"So, by way of further laying down of cards, let me state my idea of poetry. It comprises music, painting (imagery), insight, and pregnancy or memorableness of utterance, the first two, of course, in a special sense. Ambiguity, too, may be a legitimate device, but it should not be confused with the mainstay of much New York School (henceforth NYS) stuff: openness to infinite, arbitrary, private readings?quot homines, tot sententiae. That way lies formlessness, dissolution, anarchy, and, yes, madness, when free association, becoming too free, hurtles into dementia.

By accepting such scot-free association, anything the NYS poets tossed off or elucubrated could be proclaimed poetry. That these poets were closely associated with some painters (mostly of the NYS of painting) and some composers explains one of their major fallacies: the bland assumption that the procedures of the other arts could be readily appropriated by poetry, so that, for instance, the techniques of Jackson Pollock and John Cage could be applied to writing poems."

Robert dijo...

I think it's true it would be hard to find anyone who agrees with the "dressing up" theory. Even a "simple" poem like Ezra Pound's "In a Station of the Metro" ("The apparition of these faces in the crowd; / Petals on a wet, black bough") can't be paraphrased into some platitude like "Life is short and sad" without destroying the poem. On the other hand, the poem is "clear" in a way that it wouldn't have been if he'd said, say, "The bough of apparition wet these on ...." It's almost the simultaneous accessibility and inaccessibility that makes it a poem.

michael dijo...

it's not the meaning but the mystery of poems that matters.

within this mystery there are complex negotiations--some of which may be crudely oversimplified into usable paraphrases, without ever touching the reasons that that poem was written & works as it does.

meaningfulness is not an essence; it's a world.


robert dijo...

You could say too, that this so-called "twinkie" argument about meaning is a collection of banalities "dressed up" as insights. The obvious by way of a silly metaphor. Here's another one: Kasey's "argument" resembles a donut--lots of circular reasoning with an empty center.

Silliman is the undisputed master of the donut argument. Check out this piece based on Silliman's recent nonsensical bloggings about Clark Coolidge:


Jonathan dijo...


Yeah, "You" could say that, but that would make you an idiot, the kind of idiot I have no patience for. Kasey's reflections on meaning in poetry are quite brilliant. Coolidge is one of the great poets of our time, and Silliman is right to defend him against cretins like those at Webdelsol.

robert dijo...

This all reminds me of the old joke: "You know what kind of idiot I hate the most?" "No, what kind?" "A stupid idiot."

It's one thing to make self-evident statements dressed up as insights and another, worse, thing to call such banalities "brilliant." Really. What poet or reader of poems could possibly believe that poems are simply content or pieces of writing to be paraphrased? Of course poems are more than their "meaning"-- however you choose to characterize that term (and it's certainly more than content)--otherwise they wouldn't need to be poems. Duh.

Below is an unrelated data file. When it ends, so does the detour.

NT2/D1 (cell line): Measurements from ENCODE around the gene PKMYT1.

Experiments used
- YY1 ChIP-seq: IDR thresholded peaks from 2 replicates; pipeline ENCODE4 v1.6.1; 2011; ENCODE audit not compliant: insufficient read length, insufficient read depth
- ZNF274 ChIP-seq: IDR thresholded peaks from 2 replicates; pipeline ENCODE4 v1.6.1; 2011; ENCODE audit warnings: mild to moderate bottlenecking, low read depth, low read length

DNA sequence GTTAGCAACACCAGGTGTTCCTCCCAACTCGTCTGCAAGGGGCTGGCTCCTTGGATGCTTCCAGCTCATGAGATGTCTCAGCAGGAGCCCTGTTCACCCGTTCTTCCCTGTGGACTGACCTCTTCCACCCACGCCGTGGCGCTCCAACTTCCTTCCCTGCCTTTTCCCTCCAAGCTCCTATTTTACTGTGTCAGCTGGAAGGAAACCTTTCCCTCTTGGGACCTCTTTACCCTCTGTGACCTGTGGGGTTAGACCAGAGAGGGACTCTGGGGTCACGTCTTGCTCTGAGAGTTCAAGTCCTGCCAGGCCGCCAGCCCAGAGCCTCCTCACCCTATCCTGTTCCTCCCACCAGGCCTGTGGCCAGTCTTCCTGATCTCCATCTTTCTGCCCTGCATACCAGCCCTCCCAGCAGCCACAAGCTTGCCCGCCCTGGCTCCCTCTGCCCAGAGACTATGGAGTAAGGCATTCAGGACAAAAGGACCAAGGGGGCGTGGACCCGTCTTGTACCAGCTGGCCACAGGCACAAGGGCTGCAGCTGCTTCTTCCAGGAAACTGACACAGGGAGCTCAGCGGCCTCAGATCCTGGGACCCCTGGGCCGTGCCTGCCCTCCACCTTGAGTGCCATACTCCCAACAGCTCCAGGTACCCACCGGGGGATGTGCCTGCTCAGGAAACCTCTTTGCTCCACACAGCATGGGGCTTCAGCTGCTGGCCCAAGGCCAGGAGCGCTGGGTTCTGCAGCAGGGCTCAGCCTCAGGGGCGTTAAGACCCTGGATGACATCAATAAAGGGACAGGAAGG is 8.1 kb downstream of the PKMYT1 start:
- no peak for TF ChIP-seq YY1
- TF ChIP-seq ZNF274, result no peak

"Coolidge is one of the great poets of our time, and Silliman is right to defend him."

Coolidge is a waste of time for anyone who cares about poetry and Silliman is pursuing an idea about poetry that passed its prime--long ago.

And "You" my friend are the kind of idiot I have no patience for--a self-righteous and intellectually pretentious idiot.

robert dijo...

"Don't all these demands for accessibility ultimately rely on a notion of paraphraseable content?"

Accessibility and paraphrasable content are not synonymous. For example, you can have access to someone's emotional--and even, to some extent, mental--state, through intuition, empathy, prior knowledge of the person, etc. without being able to--
or, perhaps more importantly, without wanting to--paraphrase it. Poems are often paraphrased in a classroom as a way to discuss aspects of the poem, but such paraphrase always falls short of the poem. This is so much a truism, I can't believe it's being
debated here, that anyone here claims there are serious readers (or writers) of poetry who believe accessibility in re: to a poem means being able to paraphrase it. An accessible poem enables the reader to inhabit the poem, to enter the same creative domain, as it were, to experience it, not to sum it up in a paraphrase. Accessibility allows inhabiting, experiencing. Paraphrasing is a reductive, sometimes instructive activity, a shorthanding of the poem so as to discuss some of its features and techniques.

How can this blogging community hold such wrong-headed beliefs--perhaps because it serves to prop up delusions of being "avant-garde"? (To be "ahead" someone necessarily needs to be behind--thus, a need to create such a laggard group when they don't really exist?) Kasey at least has a clue that the so called "mainstream" would not characterize themselves as they are being characterized here. The next step is to understand that the reason is simply because such characterizations are not true. They are self-serving characterizations only. The straw-man mainstream poet-idiot who makes all the avant-gardners look smart, even when they are unitelligible or banal--or both.